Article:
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August 14, 2002

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Sarajevo bears many scars from its civil war. Shell holes mark most buildings. All museums are closed except for the "tunnel Museum," which is literally that, a tunnel. This tunnel served as the lifeline to Sarajevo during the 1000 day siege when attacking Serb forces cut off the city from the outside world. For a few Bosnian marks (2 marks equal one dollar) you can walk down a piece of this tunnel or talk to the museum proprietor who is a veteran of the civil war. It's a new experience for us to visit a museum where the events displayed happened only seven years ago, still fresh in the minds of the men that run the museum. The museum proprietor holds great enmity against the Serbs. We asked about the current situation and he said that if the UN left war would break out immediately. He said that the Muslims wouldn't 'let the Serbs keep 49 percent of the country.' He paused. "Maybe 30 percent." The country has three governments, three armies, and three peoples competing for the same land.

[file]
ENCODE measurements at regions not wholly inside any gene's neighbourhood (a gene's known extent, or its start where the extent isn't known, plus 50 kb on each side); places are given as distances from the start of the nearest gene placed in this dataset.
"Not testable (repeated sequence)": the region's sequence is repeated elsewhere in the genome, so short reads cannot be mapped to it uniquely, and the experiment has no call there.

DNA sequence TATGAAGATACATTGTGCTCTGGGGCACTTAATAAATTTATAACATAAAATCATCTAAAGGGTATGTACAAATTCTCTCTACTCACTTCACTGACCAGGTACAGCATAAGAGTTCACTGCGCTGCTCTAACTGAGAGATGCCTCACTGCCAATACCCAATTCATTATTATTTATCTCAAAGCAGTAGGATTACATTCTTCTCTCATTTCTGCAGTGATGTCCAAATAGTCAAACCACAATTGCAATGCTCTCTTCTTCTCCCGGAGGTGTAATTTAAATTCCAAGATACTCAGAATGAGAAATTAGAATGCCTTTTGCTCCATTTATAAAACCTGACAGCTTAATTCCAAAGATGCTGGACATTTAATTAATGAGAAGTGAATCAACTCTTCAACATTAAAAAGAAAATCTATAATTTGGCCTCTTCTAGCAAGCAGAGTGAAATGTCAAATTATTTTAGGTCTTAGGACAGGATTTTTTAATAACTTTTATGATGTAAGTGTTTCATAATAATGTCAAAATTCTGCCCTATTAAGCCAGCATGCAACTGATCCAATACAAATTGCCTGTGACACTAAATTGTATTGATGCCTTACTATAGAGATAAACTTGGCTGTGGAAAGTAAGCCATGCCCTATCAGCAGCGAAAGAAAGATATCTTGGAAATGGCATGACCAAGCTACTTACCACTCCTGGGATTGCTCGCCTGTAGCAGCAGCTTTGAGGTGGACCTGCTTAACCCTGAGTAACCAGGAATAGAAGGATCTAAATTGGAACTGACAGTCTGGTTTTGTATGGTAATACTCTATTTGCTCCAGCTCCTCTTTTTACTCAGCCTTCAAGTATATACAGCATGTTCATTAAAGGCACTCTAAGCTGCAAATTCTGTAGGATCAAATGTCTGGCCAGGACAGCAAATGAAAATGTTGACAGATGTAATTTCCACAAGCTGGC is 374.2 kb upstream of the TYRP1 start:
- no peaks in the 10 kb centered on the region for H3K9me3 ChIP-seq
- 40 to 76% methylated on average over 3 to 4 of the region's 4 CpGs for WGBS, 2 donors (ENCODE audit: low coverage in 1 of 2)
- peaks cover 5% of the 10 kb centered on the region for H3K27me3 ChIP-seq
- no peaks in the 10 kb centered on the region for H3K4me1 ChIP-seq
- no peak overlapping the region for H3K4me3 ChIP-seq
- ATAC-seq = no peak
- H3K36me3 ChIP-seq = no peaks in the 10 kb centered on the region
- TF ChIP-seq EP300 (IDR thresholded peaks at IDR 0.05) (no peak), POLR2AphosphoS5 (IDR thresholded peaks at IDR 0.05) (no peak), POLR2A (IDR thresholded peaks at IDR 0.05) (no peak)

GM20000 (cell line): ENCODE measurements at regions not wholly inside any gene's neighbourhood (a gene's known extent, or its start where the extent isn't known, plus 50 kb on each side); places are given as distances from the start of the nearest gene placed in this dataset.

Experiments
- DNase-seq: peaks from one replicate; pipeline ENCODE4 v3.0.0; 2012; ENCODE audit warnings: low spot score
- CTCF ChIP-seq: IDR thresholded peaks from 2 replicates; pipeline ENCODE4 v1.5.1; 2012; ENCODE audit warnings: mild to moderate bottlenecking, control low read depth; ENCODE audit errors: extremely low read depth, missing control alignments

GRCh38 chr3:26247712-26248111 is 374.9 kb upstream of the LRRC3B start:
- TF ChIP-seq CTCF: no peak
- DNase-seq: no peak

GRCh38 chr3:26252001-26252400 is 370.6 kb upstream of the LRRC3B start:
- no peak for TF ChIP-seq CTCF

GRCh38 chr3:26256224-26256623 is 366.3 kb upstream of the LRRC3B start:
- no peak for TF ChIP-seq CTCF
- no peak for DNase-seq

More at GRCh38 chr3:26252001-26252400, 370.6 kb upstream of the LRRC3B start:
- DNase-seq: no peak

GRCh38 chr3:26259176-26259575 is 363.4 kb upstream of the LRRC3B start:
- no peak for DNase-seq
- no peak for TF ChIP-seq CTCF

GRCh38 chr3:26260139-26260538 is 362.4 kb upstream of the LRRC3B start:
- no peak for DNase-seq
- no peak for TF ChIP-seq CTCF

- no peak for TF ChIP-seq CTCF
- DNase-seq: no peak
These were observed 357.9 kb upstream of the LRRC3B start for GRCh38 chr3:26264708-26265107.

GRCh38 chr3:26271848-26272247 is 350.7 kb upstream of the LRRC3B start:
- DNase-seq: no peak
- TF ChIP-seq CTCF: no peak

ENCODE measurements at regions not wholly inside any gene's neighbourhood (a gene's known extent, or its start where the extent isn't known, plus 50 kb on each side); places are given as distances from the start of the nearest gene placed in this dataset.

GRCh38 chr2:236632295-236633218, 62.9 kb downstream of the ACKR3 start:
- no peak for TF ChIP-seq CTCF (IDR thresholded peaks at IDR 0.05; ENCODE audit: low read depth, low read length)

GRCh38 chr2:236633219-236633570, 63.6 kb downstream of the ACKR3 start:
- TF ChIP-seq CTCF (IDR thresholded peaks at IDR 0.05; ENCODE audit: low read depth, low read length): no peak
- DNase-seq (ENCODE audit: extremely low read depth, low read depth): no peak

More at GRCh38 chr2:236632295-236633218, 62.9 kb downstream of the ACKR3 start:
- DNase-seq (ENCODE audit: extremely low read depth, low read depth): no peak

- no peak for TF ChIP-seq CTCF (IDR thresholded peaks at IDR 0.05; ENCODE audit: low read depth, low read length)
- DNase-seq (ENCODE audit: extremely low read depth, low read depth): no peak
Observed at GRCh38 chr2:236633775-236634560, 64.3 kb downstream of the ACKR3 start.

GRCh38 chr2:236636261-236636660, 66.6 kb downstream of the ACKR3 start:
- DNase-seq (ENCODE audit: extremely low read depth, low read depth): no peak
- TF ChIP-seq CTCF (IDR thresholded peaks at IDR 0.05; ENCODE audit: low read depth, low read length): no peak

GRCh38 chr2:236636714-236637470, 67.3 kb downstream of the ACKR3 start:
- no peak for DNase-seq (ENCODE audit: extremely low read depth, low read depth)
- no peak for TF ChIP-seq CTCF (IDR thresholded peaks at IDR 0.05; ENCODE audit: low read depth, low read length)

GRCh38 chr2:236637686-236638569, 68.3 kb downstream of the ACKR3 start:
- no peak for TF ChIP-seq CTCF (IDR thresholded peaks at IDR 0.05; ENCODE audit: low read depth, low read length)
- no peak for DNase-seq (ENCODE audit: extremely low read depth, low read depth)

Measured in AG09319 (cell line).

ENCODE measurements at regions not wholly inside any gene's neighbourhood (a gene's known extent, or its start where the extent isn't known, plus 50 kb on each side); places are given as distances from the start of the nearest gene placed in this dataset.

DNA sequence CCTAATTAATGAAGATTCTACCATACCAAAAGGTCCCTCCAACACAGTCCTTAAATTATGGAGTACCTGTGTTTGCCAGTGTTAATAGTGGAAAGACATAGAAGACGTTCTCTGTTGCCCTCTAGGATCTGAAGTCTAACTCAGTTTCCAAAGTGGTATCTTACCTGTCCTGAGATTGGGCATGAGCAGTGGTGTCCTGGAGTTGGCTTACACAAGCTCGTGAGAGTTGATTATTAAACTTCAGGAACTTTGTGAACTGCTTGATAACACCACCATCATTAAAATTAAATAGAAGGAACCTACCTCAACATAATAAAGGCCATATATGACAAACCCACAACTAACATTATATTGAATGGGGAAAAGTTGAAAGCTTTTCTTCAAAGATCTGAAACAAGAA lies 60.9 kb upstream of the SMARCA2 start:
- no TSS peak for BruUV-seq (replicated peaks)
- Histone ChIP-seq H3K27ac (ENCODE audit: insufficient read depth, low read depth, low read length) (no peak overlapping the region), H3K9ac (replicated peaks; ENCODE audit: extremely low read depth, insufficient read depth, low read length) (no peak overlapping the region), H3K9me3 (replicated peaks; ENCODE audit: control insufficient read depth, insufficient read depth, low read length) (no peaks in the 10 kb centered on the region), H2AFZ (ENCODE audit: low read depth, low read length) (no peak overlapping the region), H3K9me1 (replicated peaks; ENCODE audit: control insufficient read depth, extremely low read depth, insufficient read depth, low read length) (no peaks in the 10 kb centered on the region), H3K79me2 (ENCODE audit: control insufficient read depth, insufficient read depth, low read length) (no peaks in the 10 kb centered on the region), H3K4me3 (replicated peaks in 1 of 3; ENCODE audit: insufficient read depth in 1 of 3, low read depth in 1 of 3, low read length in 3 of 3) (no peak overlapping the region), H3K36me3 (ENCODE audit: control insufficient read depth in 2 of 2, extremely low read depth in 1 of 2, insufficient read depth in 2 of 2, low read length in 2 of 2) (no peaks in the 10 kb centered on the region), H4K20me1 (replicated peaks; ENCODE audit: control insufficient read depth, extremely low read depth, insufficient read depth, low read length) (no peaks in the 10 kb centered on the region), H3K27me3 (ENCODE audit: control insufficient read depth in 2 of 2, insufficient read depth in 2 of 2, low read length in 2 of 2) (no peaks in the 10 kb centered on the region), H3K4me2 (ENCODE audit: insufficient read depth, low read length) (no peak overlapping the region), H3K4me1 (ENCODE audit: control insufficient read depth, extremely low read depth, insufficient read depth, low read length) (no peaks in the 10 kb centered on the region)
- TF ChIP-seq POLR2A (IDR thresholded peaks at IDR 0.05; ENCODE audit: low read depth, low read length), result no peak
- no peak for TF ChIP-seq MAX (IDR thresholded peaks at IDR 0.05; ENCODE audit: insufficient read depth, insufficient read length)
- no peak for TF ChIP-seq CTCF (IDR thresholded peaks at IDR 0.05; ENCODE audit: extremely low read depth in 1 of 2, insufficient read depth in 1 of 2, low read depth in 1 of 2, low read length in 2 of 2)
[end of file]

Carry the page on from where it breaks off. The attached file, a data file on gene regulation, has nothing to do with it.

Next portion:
In Sarajevo we met Yasmine, who recruited us from the bus station to stay in her apartment for 20 Euro. Homestays such as these can be much cheaper than hotels. In this case, however, our homestay meant we slept on a sofa in her living room/kitchen. Her two room, one bath apartment was small enough to fit inside moving van.
The 'tunnel museum,' the only museum currently open in Sarajevo, is not really a museum. It's run by the local family that owns the house where this tunnel ended. The tunnel is 800 meters long and served as a pipeline of munitions and food during the seige of Sarajevo by Bosnian Serbs.
Bombed out buildings or shell hole markings can be found all over Sarajevo. Bosnian Serbs attacked the city for three years as part of their effort to take over the country and expel ethnic Croats and Muslims.
A wide avenue of gravestones leads into the city.